Having sailed H.M.S. Prog as far out from the shore as it could go, the only options were to either turn amidships and repeat himself forever and a day… hmmm, sounds familiar… or abandon the fast sinking lumbering hulk and ride a sprightly dolphin to the next shore. As you will know if you have followed the career of Steven Wilson for more than the last five years or so, he is always evolving, always changing, so it is really no surprise that the dolphin left him on the farthest flung beach of a vast continent labelled POP, a place he’d last visited at the dead of Gothic night for the Insurgentes album. This time it is daylight, and the subject matter is truth, how we twist it, perceive it, and turn it into anything we damn well please in this wonderful post-fact world.
If the fans have been paying attention, and judging from some comments it would appear that many have not, Mr Wilson’s love of certain strains of pop is well known, and their influence can be heard at various points throughout his career. If you check out this short list of five albums he says have been highly influential on him, you’ll see what I mean.
OK, this is pop, as a rather good band from Swindon once said, and indeed, a certain Mr Partridge has writing credits on the title track. Paul Draper, currently enjoying a solo resurgence many years after his stint with indie pop-proggers Mansun, plays on the title track, the dulcet tones of Ninet Tayeb are present and more than correct on a lot of this record, and guesting on guitar somewhere or maybe everywhere is boundary-pushing Slovakian plank spanker David Kollar of KoMaRa fame. Sorry if that sounded vague, but the bereft PR blurb us mere amateurs have been graced with contains less factual info than you will find in your average speech by the current occupant of the White House.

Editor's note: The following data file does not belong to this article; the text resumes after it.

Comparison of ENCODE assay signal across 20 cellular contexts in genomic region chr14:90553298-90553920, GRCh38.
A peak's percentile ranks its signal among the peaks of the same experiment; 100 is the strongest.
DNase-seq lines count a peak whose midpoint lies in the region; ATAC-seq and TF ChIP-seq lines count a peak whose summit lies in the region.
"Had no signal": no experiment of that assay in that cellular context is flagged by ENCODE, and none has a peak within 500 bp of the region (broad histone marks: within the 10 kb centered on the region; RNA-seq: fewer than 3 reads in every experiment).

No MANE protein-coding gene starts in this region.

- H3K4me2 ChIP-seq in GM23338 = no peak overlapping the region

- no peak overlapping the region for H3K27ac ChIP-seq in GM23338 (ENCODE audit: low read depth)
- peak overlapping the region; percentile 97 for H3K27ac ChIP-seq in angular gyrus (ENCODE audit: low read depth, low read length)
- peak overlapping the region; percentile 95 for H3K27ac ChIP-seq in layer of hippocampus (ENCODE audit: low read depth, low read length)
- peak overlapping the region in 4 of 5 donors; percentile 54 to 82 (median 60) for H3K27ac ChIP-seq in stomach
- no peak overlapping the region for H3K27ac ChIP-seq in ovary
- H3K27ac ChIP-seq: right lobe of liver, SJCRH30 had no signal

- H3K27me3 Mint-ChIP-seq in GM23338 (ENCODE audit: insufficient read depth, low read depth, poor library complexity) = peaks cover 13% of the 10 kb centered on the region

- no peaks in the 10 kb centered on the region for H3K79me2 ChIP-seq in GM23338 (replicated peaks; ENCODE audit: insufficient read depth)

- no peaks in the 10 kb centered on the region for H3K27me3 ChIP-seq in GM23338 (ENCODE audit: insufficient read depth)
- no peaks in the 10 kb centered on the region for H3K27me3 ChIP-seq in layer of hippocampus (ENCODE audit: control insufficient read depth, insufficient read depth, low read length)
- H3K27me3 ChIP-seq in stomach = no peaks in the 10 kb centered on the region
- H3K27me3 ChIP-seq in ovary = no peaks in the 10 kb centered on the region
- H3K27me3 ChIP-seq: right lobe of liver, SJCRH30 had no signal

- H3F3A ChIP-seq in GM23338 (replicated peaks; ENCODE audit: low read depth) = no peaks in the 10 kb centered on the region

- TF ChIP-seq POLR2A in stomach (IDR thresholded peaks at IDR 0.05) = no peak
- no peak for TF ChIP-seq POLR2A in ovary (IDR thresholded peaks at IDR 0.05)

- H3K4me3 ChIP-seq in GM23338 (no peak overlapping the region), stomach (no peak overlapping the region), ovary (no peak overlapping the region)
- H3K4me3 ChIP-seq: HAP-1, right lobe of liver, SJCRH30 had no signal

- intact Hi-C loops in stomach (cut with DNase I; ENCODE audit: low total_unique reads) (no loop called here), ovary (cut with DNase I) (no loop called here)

Perhaps the most obvious radio friendly song on the record is the charmingly poptastic Permanating, one of four songs previewed on YouTube prior to release, and three and half minutes of the frothiest choon I can ever recall our man in the no doubt expensive retro-NHS specs writing. You would have to be a deathly cynical beast not to at least smile to yourself as Permanating bounces by, but judging by the wailing and gnashing of teeth from predictable quarters, there does indeed seem to be plenty of joyless souls around. Everyone needs to give their furrowed brow a rest now and then or the creases become permanent. However, some do get it… “just a…song with good vibrations” said one enlightened soul, which is exactly right.
To be fair, Permanating is a throwaway tune that were it by anyone else the likes of you and me probably wouldn’t even notice it. Steven is obviously proud of it as he says “In my mind this is what ABBA and Electric Light Orchestra would sound like as produced by Daft Punk!”, a somewhat over-effusive description if you ask me, but then again it is his baby. Permanating is also rather the exception than the rule, and it sits in the middle of the album like a bridge and as such works just fine. Overall, To The Bone has an intelligent take on pop that Bowie, Prince, Peter Gabriel, Kate Bush, Abba, XTC, etc., would recognise, and if the musically myopic would give it a chance, there is actually quite enough here to satisfy those who demand more than the basics, and for those who blanche at the very idea of dancing. Hey! One song is over nine minutes long, doncha know, and despite all the gossip, it ain’t THAT different to what has gone before.